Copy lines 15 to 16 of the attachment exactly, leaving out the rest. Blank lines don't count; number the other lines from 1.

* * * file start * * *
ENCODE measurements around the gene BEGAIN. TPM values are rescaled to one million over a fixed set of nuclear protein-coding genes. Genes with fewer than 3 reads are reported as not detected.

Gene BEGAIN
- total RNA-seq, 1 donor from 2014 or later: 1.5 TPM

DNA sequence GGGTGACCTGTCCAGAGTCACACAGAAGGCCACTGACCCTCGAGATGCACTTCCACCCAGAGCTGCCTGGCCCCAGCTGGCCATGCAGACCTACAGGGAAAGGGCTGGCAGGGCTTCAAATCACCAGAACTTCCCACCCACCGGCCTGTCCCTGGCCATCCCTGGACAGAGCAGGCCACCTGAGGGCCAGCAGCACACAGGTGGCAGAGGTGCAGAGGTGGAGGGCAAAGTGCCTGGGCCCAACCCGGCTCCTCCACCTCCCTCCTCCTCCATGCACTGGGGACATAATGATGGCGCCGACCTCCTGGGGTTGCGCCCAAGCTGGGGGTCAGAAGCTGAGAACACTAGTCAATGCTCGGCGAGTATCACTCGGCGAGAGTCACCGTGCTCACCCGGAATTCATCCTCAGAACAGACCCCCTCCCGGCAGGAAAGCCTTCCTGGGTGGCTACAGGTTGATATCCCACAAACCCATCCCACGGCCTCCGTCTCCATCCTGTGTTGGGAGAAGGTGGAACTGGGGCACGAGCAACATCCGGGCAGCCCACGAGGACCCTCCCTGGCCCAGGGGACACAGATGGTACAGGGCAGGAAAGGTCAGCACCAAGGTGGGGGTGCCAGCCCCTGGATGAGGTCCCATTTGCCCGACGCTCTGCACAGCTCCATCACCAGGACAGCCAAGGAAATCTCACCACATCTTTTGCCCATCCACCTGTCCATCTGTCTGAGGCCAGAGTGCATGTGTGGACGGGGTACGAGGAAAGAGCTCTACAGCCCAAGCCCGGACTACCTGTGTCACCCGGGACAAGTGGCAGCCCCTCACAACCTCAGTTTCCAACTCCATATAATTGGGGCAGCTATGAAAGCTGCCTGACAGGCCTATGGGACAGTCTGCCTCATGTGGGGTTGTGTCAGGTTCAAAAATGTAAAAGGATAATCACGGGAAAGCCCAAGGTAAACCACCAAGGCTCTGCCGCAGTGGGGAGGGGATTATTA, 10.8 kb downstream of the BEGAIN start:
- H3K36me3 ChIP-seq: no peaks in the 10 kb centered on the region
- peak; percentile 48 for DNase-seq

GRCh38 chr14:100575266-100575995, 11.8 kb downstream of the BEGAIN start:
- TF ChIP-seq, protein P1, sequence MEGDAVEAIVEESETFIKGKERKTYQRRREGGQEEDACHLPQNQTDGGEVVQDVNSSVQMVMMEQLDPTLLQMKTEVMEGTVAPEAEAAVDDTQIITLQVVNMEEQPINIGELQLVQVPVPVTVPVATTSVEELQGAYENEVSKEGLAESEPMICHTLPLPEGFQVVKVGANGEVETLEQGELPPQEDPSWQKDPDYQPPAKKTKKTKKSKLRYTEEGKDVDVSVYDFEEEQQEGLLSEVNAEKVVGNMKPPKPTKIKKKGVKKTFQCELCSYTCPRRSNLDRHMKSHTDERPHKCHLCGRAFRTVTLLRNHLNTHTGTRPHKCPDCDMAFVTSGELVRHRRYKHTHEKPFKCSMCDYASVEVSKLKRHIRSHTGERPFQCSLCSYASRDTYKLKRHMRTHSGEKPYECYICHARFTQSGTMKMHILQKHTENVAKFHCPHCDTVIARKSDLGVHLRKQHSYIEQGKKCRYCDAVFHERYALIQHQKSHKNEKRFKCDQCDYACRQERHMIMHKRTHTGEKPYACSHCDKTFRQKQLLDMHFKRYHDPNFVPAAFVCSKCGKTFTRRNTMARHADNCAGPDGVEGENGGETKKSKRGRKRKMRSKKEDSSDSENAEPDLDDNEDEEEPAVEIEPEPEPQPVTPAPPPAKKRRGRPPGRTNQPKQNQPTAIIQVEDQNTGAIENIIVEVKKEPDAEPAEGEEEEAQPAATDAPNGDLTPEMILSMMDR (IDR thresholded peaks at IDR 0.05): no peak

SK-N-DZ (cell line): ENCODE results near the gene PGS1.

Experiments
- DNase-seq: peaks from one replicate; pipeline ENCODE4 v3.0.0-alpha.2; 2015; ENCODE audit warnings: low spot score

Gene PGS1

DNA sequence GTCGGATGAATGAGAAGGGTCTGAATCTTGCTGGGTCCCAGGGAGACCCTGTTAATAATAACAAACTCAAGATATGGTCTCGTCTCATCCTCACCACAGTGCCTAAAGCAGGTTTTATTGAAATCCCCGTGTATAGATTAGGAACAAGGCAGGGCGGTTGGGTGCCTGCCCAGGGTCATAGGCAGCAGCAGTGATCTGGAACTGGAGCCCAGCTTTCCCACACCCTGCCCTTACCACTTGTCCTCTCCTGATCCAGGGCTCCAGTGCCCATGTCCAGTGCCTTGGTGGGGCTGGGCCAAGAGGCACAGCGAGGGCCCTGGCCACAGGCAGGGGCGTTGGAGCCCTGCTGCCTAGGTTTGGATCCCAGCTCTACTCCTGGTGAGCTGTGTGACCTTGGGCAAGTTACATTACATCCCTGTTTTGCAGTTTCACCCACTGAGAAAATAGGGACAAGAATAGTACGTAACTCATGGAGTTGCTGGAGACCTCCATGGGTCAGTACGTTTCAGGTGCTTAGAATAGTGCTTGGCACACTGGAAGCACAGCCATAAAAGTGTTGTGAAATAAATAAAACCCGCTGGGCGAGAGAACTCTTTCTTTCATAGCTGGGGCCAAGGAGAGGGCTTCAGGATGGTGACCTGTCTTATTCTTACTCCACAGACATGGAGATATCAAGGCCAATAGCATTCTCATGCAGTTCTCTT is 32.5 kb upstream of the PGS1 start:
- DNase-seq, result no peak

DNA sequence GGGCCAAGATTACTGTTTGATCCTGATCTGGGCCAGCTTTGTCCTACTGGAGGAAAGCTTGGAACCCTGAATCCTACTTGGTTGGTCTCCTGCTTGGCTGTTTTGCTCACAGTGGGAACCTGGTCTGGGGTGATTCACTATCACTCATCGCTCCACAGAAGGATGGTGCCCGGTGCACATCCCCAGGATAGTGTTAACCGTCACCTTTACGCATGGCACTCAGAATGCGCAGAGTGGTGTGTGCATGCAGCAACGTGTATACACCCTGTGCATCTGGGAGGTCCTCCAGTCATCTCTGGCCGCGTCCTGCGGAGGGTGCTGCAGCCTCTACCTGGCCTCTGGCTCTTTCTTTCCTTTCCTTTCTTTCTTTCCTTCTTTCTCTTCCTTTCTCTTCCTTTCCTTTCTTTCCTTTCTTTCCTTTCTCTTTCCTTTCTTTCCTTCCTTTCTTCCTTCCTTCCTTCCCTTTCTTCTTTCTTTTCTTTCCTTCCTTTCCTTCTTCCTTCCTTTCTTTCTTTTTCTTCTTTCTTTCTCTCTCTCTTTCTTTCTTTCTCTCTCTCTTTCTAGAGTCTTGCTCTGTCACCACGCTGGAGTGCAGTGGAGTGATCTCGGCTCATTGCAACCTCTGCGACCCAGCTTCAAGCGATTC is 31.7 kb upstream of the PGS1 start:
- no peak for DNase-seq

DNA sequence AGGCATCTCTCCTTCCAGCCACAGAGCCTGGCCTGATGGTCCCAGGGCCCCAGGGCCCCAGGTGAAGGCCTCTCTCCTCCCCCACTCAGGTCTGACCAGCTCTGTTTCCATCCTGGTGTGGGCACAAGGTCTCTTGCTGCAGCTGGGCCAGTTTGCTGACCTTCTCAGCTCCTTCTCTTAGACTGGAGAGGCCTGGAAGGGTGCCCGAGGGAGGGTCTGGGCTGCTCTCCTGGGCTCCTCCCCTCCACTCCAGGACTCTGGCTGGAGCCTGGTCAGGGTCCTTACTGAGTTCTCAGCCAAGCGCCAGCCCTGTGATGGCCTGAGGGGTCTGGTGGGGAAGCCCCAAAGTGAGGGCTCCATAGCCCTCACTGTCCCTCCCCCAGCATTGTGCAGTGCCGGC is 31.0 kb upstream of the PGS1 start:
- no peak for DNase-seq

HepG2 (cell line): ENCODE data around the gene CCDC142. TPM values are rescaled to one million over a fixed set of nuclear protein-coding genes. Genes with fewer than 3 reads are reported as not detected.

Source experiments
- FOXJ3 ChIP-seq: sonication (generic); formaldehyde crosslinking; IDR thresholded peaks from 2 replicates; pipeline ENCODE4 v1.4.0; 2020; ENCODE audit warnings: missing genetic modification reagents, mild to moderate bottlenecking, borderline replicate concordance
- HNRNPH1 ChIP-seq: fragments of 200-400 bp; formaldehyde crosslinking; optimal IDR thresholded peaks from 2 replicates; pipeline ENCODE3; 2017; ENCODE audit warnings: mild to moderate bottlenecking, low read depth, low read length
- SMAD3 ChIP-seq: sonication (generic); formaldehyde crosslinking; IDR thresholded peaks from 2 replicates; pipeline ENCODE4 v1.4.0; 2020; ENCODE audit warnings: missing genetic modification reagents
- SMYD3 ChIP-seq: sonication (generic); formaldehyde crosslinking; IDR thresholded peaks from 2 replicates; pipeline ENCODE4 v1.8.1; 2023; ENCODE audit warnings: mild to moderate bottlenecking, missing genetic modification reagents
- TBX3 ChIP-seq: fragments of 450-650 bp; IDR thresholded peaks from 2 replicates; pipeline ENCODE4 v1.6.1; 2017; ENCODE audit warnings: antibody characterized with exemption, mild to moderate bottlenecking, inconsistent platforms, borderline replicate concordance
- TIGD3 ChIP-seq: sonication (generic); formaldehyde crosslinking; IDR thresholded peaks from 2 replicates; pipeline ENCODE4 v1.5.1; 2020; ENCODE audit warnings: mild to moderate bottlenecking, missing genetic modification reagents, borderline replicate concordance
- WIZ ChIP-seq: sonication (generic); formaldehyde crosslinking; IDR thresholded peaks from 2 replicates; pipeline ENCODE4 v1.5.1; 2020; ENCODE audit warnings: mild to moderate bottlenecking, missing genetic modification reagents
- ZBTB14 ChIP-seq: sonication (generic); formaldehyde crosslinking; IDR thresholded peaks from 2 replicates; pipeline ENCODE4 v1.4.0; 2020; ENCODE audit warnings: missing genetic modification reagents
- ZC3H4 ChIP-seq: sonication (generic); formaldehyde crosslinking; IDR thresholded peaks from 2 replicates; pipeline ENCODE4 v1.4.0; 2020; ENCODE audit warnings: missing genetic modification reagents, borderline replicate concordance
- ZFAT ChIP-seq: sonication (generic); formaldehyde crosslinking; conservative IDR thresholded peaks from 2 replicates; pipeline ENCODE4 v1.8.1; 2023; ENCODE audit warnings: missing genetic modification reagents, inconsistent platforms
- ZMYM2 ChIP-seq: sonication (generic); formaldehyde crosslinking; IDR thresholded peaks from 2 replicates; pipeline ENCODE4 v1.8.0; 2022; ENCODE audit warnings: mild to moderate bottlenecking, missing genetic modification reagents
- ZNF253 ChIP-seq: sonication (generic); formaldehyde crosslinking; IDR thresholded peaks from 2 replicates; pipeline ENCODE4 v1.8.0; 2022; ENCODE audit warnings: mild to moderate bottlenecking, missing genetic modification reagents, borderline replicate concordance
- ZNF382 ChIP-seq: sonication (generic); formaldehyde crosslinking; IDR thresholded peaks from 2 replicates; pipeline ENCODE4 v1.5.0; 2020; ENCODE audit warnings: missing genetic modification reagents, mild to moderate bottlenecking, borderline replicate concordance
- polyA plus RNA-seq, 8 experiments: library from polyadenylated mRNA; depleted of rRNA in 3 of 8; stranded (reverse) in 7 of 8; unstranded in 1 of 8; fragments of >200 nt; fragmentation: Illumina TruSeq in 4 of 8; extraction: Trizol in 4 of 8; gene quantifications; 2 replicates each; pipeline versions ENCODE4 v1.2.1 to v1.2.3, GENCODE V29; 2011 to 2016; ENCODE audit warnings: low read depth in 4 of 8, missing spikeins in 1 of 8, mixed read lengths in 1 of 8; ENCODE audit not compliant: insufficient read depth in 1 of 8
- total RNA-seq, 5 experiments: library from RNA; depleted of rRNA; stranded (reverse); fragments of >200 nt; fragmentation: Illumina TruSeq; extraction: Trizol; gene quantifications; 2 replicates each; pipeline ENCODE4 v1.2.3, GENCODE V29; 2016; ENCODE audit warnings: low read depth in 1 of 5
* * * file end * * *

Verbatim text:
DNA sequence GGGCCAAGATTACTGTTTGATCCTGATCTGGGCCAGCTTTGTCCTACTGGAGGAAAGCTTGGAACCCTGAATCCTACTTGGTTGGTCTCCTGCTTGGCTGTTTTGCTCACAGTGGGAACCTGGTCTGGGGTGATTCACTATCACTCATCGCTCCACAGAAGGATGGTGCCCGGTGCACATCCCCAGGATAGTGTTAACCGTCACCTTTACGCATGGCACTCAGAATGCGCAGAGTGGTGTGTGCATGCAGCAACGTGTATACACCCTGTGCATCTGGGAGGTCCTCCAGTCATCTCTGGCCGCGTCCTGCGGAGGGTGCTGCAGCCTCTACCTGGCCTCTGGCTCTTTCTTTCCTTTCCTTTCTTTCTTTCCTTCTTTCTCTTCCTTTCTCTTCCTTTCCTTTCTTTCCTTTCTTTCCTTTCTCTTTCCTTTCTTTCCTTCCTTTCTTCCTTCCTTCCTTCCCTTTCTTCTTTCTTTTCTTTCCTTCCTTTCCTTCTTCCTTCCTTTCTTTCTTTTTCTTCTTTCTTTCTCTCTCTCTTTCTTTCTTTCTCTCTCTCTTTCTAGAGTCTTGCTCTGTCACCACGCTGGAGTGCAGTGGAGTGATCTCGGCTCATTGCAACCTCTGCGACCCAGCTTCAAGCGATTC is 31.7 kb upstream of the PGS1 start:
- no peak for DNase-seq